Organizations: Access To Capital For Entrepreneurs
ACE’s Ace: Grace Fricks
In 2008, when other lenders scrambled to take their cards off the table, ACE lived up to its bold acronym by upping the ante.
“Most businesses were hunkering down, waiting for the recession to blow over,” says Grace Fricks, who founded the community development finance institution in 1999 to help technical college graduates with microloans. “We made a conscious decision to be part of the recovery, to ramp up lending and put as much capital as possible into the hands of small business owners, and the results have been extraordinary.”
Well over $4 million in loans later, with more than 2,000 jobs saved or created and 25 new businesses launched last year, ACE recently changed its name to reflect its growing range in geography and scope.
Formerly Appalachian Community Enterprises, the Cleveland-based nonprofit now goes by Access to Capital for Entrepren-eurs, serving 68 counties in Georgia, as far south as Jones County.
CNN ranked it among the top 10 microlenders in the country.
Micro to Macro: “We still have the mission to serve underserved markets, but now we’re seeing all kinds of applicants, including college-educated professionals, so we’ve broadened our services to stabilize all businesses,” says Fricks. “The official definition of a ‘microloan’ is $50,000 or less,” she says.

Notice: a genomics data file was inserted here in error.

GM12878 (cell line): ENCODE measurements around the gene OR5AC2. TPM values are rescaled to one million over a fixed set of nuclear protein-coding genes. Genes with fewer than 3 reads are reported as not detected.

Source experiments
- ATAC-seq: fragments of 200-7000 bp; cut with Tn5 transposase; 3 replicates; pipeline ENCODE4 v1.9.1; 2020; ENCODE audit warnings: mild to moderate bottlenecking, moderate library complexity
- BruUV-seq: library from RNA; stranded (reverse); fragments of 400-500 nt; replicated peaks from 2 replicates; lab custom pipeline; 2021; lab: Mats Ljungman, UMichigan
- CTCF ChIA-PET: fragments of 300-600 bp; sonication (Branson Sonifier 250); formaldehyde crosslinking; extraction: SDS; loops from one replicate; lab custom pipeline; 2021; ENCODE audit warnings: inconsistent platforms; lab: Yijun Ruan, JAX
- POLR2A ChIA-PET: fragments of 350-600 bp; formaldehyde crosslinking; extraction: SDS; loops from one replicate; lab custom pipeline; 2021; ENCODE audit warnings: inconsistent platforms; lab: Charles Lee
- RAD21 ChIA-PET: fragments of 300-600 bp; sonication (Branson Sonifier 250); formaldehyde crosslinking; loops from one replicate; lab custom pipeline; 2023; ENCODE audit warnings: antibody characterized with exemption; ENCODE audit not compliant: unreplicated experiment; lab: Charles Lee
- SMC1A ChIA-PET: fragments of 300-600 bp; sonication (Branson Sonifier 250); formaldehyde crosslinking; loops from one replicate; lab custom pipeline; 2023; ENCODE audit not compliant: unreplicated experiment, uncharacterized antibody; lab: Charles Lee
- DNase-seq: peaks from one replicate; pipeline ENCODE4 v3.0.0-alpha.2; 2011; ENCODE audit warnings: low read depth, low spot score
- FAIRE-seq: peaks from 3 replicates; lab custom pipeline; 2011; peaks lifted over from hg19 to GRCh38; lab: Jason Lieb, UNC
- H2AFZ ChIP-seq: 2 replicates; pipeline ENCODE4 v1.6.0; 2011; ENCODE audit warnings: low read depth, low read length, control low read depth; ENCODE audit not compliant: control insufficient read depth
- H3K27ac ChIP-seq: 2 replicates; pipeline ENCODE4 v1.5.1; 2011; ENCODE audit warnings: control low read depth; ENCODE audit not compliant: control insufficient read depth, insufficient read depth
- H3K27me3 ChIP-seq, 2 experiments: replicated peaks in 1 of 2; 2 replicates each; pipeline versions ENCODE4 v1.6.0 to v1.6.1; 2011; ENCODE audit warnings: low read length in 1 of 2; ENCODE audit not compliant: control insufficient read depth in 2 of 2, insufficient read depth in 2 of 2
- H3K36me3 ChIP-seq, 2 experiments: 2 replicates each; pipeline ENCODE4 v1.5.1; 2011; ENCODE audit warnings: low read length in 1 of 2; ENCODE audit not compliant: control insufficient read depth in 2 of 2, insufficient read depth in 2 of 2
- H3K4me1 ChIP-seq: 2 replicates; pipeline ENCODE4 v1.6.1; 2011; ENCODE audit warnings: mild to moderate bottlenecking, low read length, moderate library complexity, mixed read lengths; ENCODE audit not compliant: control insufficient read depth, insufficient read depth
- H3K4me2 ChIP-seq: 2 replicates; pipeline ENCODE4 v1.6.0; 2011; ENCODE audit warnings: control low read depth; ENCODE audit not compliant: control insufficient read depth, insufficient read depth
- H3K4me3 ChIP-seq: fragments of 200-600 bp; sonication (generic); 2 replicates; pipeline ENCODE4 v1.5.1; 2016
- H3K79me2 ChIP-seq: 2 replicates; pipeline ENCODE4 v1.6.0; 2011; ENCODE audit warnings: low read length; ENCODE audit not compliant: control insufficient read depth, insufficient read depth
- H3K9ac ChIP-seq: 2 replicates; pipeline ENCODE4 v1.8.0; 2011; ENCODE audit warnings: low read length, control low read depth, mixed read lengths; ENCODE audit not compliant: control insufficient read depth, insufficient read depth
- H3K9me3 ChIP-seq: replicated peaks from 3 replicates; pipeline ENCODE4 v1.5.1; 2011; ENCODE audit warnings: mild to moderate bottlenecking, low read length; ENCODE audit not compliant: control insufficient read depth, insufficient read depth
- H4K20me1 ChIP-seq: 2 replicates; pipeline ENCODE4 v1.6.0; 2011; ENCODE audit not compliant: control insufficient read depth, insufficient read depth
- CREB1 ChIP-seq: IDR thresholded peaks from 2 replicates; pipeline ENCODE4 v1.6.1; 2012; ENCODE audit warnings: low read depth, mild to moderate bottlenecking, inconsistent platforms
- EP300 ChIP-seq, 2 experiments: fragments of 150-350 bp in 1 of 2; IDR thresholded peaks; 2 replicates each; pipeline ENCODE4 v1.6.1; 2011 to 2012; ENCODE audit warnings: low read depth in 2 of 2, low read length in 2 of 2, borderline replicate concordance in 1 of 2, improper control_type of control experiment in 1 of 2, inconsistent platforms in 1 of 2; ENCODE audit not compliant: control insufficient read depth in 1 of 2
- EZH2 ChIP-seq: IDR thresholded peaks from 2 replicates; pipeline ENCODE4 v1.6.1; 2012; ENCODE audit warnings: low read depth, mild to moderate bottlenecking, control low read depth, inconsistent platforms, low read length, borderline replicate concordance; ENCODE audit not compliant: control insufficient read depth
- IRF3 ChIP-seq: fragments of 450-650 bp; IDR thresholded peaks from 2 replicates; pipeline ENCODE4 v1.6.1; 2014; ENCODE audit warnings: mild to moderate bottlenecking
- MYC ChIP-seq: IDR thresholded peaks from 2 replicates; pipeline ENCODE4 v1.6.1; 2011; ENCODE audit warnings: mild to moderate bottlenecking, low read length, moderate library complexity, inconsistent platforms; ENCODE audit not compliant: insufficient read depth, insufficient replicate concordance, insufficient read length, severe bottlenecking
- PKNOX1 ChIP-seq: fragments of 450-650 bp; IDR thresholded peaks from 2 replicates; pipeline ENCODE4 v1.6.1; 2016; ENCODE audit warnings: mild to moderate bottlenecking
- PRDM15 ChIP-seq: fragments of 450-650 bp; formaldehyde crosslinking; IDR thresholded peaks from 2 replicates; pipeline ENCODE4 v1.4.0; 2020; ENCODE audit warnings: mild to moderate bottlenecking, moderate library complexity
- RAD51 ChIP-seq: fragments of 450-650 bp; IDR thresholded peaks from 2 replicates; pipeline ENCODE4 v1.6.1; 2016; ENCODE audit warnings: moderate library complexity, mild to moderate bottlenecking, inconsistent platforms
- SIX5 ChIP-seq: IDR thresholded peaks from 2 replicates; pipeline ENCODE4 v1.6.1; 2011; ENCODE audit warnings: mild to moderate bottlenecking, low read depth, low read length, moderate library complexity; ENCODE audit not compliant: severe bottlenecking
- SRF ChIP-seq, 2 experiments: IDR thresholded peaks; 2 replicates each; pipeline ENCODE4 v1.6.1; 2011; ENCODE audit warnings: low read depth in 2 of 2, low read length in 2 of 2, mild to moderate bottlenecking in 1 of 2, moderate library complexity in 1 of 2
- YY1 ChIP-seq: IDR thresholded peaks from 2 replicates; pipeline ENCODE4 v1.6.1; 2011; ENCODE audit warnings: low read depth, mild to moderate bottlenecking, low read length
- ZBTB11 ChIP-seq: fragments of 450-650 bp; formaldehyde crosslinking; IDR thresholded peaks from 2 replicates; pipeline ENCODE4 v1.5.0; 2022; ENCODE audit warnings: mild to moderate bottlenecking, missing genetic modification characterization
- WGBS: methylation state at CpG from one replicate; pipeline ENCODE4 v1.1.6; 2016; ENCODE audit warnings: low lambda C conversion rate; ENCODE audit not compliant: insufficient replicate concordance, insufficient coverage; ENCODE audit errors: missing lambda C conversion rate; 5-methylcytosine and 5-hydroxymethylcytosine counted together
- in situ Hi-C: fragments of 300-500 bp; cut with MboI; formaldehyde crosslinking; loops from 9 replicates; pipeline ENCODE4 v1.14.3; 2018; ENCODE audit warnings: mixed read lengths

Enough, in other words, to follow through with a bright idea, prop up a struggling mom-and-pop, and rack up testimonials invoking, with sincerity, the “American dream.”
“I came to the United States from Bulgaria with $400 in my pocket,” says client Emil Bekyarov. “I slept on the floor of the restaurants where I washed dishes, but I saw an opportunity there to recycle glass bottles.”
With help from ACE, he established B Green Services, which today provides recycling for the Hilton, Mar-riott and Turner properties in Atlanta. “The loan made it all possible,” Bekyarov says.
Old-fashioned Ingen-uity: ACE, supported by grants and donations with approximately $7 million in assets certified by the U.S. Treasury, has played a role in solar panels for Marine barracks at Parris Island; a tattoo removal service for ex-gang members; and a new, more effective fishing lure for shad, among other enterprises.